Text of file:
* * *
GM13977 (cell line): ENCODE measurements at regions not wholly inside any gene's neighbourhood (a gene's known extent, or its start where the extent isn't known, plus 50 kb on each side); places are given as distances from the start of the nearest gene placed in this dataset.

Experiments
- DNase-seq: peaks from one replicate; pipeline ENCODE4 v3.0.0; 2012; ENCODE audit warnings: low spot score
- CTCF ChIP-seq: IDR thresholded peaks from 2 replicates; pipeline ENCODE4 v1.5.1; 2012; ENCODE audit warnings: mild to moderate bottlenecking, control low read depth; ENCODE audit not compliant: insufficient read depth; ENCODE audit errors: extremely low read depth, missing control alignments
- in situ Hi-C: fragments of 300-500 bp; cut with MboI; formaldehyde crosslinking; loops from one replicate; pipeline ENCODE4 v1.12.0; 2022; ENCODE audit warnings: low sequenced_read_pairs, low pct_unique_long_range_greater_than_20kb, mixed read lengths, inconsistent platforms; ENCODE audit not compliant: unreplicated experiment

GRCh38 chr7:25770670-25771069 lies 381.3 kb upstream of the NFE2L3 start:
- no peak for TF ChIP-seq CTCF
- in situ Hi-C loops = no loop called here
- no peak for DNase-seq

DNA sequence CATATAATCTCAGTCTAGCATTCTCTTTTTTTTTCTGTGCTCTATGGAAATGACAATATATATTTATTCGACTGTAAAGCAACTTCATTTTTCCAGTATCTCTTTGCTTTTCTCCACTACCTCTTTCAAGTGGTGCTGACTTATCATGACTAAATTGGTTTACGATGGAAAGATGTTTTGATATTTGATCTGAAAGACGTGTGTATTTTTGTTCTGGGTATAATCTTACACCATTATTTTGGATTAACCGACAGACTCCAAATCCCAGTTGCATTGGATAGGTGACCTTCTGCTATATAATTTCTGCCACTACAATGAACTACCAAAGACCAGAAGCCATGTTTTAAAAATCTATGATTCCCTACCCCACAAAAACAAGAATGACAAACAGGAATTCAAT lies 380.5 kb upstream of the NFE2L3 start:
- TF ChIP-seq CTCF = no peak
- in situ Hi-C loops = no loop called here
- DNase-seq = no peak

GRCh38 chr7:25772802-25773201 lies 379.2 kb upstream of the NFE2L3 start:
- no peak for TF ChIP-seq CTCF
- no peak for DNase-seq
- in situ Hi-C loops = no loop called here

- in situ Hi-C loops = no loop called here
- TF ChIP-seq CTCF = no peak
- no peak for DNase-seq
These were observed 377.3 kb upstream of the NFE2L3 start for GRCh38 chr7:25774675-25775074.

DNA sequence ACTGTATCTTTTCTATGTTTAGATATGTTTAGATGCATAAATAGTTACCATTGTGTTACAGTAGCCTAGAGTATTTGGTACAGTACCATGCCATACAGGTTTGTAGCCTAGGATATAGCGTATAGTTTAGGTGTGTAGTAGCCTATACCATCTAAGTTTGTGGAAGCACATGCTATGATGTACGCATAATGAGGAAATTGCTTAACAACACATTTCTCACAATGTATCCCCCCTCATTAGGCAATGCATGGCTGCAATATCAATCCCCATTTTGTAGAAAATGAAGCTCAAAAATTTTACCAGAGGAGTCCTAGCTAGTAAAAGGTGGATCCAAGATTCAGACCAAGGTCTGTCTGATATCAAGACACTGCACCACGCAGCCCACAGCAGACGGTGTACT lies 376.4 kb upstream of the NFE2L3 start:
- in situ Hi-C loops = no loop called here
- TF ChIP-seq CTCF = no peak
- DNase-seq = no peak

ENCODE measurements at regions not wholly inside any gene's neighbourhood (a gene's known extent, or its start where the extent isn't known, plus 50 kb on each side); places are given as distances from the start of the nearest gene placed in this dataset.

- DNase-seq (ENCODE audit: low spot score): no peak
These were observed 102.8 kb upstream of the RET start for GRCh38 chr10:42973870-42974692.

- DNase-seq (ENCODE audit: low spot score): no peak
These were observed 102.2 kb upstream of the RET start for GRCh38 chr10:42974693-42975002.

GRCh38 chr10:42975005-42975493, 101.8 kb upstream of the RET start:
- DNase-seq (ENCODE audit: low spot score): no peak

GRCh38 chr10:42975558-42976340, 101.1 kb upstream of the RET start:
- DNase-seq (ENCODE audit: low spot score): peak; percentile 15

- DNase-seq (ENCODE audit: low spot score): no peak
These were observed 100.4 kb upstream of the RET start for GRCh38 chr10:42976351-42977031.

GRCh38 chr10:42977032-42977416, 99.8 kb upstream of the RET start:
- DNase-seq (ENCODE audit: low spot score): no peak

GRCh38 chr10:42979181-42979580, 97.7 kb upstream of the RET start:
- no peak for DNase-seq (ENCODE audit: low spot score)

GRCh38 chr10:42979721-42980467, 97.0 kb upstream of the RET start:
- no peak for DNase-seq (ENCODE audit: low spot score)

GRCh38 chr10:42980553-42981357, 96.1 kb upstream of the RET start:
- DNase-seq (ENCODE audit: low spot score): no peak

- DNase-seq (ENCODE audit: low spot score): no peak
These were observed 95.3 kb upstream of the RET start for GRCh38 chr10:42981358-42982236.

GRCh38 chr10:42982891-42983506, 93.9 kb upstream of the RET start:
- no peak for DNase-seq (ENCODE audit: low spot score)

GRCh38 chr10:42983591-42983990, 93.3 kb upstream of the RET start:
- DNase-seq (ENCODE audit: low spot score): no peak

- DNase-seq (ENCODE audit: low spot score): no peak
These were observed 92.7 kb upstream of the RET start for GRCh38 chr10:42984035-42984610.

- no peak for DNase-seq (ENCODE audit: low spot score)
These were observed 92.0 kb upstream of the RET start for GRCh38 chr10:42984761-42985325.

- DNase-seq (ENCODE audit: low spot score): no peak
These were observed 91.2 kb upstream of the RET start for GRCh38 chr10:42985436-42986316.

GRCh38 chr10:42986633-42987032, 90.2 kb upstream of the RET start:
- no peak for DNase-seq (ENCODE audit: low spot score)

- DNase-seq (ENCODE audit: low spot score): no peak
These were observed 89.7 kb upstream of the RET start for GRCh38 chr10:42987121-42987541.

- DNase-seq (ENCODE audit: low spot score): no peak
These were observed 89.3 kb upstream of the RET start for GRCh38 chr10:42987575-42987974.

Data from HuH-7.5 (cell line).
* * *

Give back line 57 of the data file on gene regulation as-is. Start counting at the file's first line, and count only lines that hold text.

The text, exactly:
GRCh38 chr10:42986633-42987032, 90.2 kb upstream of the RET start: